Published: 31/08/2017 15:38 - Updated: 07/09/2017 16:37

Ocean Film Festival

From the film Fish People, Keith Malloy and Scott Soens.
Fish people two heads
THE annual Ocean Film Festival returns to Eden Court on Saturday, September 16 with a collection of short films to dive into celebrating divers, paddlers, surfers and oceanographers and offering a unique set of views from above and below the surface of the water.
The festival originally started in Australia to encourage people to explore, respect, enjoy and protect ther oceans.
Later the Ocean Film Festival World Tour started sharing the films from around the world with other countries including the UK.

This year the Ocean Film Festival provides over two hours of what the organisers see as the most inspirational, educational and entertaining films related to the ocean from the world's independent film-makers.

The films are:

fish people surf
Fish People.


46 minutes, Filmmaker: Keith Malloy

To some, the ocean is a fearsome place. But to others, it’s a limitless world of fun, freedom and opportunity where life can be lived to the full.  Fishpeople tells the stories of a unique cast of characters who have dedicated their lives to the sea. From surfers and spearfishers to a long-distance swimmer, a former coal miner and a group of at-risk kids, it’s a film about the transformative effects of time spent in the ocean—and how we can leave our limitations behind to find deeper meaning in the saltwater wilderness that lies just beyond the shore.

Brock Deem
Ocean Film Festival Picture: Brock Deem


5 minutes, Produced by: Guillaume Néry

Lying 50 metres below the surface, Haven is the largest shipwreck in the Mediterranean. Any journey down to the magnificent vessel is haunting and fascinating, but this expedition is even more captivating as it’s made by freedivers, including four-time world freediving champion Guillaume Néry, battling extreme depths, poor visibility and dangerous currents as they explore the wreck without supplementary oxygen.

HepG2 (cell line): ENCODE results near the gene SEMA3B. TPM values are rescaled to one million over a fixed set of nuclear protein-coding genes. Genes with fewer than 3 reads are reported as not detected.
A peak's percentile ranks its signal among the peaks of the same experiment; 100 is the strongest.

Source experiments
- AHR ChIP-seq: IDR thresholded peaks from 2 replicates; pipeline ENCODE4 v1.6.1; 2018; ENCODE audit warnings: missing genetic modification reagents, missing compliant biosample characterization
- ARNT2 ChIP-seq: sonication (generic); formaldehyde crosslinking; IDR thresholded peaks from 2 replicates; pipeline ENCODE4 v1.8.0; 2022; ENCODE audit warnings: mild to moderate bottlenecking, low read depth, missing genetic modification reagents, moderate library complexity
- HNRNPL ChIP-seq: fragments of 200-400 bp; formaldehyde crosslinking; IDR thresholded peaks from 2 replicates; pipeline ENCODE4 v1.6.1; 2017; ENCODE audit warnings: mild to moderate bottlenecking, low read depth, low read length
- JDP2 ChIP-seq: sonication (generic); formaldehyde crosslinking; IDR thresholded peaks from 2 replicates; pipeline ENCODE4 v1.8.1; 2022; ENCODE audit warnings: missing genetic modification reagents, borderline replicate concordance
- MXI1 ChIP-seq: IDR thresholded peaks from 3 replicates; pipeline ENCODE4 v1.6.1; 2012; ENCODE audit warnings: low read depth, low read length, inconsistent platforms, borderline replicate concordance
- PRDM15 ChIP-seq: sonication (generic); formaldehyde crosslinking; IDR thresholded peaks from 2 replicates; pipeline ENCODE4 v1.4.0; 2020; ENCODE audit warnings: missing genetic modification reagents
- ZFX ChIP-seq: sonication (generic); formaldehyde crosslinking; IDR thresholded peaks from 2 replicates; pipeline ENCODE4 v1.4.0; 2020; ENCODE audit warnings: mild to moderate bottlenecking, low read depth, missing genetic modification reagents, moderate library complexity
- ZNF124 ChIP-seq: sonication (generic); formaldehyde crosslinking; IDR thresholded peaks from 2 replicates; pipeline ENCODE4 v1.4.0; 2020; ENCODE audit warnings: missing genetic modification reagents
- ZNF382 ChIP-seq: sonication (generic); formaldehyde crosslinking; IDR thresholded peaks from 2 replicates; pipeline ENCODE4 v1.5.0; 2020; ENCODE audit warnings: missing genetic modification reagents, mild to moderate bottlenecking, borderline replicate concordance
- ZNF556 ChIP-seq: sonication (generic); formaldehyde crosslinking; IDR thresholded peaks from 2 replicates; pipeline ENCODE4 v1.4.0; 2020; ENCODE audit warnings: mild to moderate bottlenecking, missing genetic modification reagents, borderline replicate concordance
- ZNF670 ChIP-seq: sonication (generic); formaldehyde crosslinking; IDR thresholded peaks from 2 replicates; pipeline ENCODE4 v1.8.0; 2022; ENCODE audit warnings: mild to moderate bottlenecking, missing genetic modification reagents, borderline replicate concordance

man ray
Mantarays in The Legacy.

The Legacy

5 minutes, Produced by: Erick Higuera 

The Legacy takes us to a remote archipelago in Mexico, where words like abundance, thriving and perfect and healthy population’ are still being used to describe the marine environment.

A spell-binding setting where even the majestic Giant Pacific Mantaray can flourish, the Revillagigedo Islands are evidence that the ocean’s biodiversity, and our hope, is not yet lost.

Ocean Rubbish

3 minutes, Produced by: David Day/ ABC Open

David Day is an artist from Queensland who, on walks along the beach with his son, was inspired not just to pick up rubbish they found washed up on the shore, but to do something meaningful with it. He now makes colourful yet surprisingly life-like models of all sorts of marine life, turning worthless junk into objects of beauty, and raising awareness of the ever-growing problem of plastic in our oceans.
man and bird
The Sea Gypsies.

Sea Gypsies

48 minutesProduced by: Nicholas Edwards

The vessel is Infinity: a 120-foot nomadic sailing boat, built by hand in the 1970s, with no reinforced hull to protect her from ice damage. The crew is a band of free-spirited dissidents, with no permits, no insurance and no budget. During the iciest year on record in the Southern Ocean, Infinity and her 16-strong crew leave New Zealand to travel 8,000 miles across the Pacific to Patagonia – via Antarctica. This is a story about sailing, the camaraderie of a shared struggle and the raw, awe-inspiring power of the natural world. And it’s a glimpse into a lifestyle beyond the norm.
Stay With Us.

Stay With Us

5 minutes, Produced by: Dustin Adamson

The search for extra-terrestrial life has always fascinated humans, as we look to the darkness above and imagine what sort of alien beings share our universe. Stay With Us suggests that maybe we’ve been looking in the wrong place – and introduces creatures far stranger than those we can dream up for sci-fi films.


Whale Chasers.


Whale Chasers

17 minutesProduced by: Tess Brosnan

Sitting high on a rugged hilltop looking out over New Zealand’s Cook Strait, an unusual team of ‘citizen scientists’ keeps watch for migrating humpback whales. They’re spotting for the Cook Strait Whale Count – a study into the recovery of New Zealand’s humpback population since the end of New Zealand whaling in 1964. These volunteers are uniquely skilled in watching whales: not only are they descendants of New Zealand’s 200-year history of whaling, they were all once whalers themselves.

Find out more about the festival: and 



< Back
Reddit Facebook Digg Twitter Bebo